Just five Republicans — Representatives John Curtis of Utah, Rodney Davis of Illinois, Brian Fitzpatrick of Pennsylvania, Tom Reed of New York and Jeff Van Drew of New Jersey — joined all Democrats in voting in favor.
Many Democratic women wore purple to the House floor to debate and cast their votes on the measure, in a nod to the purple sashes worn by the suffragists over their white outfits.
“Millions of American women still face inequality under the law and injustice in their careers and lives,” Speaker Nancy Pelosi said in a speech before the vote. “It’s not just about women, it’s about America. The E.R.A. will strengthen America, unleashing the full power of women in our economy and upholding the value of equality in our democracy.”
The bill does have bipartisan backing in the Senate, where it is sponsored by Senators Lisa Murkowski, Republican of Alaska, and Ben Cardin, Democrat of Maryland.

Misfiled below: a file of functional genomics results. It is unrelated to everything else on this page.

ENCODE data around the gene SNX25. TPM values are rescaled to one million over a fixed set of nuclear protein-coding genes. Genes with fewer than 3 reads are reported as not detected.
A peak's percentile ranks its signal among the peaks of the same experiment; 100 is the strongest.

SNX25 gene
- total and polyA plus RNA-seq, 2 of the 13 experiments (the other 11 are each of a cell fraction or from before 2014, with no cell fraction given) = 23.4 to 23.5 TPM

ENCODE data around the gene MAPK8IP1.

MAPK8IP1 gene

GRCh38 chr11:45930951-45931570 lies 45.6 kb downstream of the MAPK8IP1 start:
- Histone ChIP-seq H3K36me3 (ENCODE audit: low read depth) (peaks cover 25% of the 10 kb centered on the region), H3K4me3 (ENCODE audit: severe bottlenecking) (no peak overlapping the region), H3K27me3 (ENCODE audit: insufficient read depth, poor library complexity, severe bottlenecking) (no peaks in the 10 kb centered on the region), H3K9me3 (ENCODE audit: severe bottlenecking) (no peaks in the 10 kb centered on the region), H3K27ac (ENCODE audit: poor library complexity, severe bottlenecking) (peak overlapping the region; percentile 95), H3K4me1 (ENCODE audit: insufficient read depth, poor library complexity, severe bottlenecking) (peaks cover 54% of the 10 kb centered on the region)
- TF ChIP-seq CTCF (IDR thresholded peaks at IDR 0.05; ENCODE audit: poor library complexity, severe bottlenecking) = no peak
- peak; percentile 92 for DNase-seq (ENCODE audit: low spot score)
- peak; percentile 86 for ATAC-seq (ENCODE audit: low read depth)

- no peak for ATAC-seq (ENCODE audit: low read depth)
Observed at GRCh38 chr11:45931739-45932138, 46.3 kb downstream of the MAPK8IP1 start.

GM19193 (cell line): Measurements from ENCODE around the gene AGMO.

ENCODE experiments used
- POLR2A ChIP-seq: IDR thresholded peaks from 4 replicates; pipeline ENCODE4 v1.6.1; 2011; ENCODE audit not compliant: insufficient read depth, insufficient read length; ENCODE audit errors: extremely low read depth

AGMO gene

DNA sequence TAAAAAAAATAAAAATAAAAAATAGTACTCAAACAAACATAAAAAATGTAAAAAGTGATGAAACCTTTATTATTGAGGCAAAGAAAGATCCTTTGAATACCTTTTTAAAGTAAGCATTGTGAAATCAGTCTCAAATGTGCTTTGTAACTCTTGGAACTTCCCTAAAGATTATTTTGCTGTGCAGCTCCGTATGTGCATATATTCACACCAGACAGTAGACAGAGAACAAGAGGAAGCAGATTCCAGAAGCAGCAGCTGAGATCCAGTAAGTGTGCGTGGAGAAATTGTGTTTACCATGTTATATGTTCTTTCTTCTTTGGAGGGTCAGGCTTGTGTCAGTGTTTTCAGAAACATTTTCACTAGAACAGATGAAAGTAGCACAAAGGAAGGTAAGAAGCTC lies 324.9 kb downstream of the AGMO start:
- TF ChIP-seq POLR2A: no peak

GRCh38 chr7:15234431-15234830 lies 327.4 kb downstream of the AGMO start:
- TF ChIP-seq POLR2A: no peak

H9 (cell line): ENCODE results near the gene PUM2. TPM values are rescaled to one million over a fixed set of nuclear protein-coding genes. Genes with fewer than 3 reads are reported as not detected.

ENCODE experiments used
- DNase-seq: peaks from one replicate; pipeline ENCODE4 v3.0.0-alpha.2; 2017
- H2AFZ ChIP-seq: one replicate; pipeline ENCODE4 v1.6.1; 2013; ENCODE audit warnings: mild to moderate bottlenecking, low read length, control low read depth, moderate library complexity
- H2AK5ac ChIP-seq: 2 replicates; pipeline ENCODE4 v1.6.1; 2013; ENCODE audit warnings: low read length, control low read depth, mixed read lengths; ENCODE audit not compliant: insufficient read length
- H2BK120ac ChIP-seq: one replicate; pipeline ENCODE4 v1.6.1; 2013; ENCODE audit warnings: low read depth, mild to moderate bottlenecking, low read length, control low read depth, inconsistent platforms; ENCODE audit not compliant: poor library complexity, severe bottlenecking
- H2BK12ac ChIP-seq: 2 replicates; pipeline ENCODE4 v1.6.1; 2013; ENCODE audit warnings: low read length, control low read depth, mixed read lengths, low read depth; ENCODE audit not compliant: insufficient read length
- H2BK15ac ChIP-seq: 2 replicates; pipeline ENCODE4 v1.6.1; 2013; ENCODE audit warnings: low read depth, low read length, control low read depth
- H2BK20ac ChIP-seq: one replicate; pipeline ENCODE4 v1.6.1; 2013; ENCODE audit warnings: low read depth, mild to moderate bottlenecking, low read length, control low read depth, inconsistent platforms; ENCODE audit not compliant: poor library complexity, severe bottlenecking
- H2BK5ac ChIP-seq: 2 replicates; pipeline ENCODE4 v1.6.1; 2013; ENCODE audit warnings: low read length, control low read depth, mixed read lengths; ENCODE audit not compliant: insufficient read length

Republican opponents argued the amendment is unnecessary, because the 14th Amendment already guarantees equal treatment for all citizens under the law. They noted that five states — Nebraska, Tennessee, Idaho, Kentucky and South Dakota — had tried to rescind their ratification votes in the 1970s.
And they warned that it would result in the expansion of abortion rights.
“This is an open door to abortion on demand with no restriction, no government interference — in fact, government will pay for it,” warned Representative Doug Collins of Georgia, the top Republican on the Judiciary Committee.
Students for Life, which organizes college students around opposition to abortion, also waged a call-in campaign, urging members to lobby their representatives to oppose the amendment.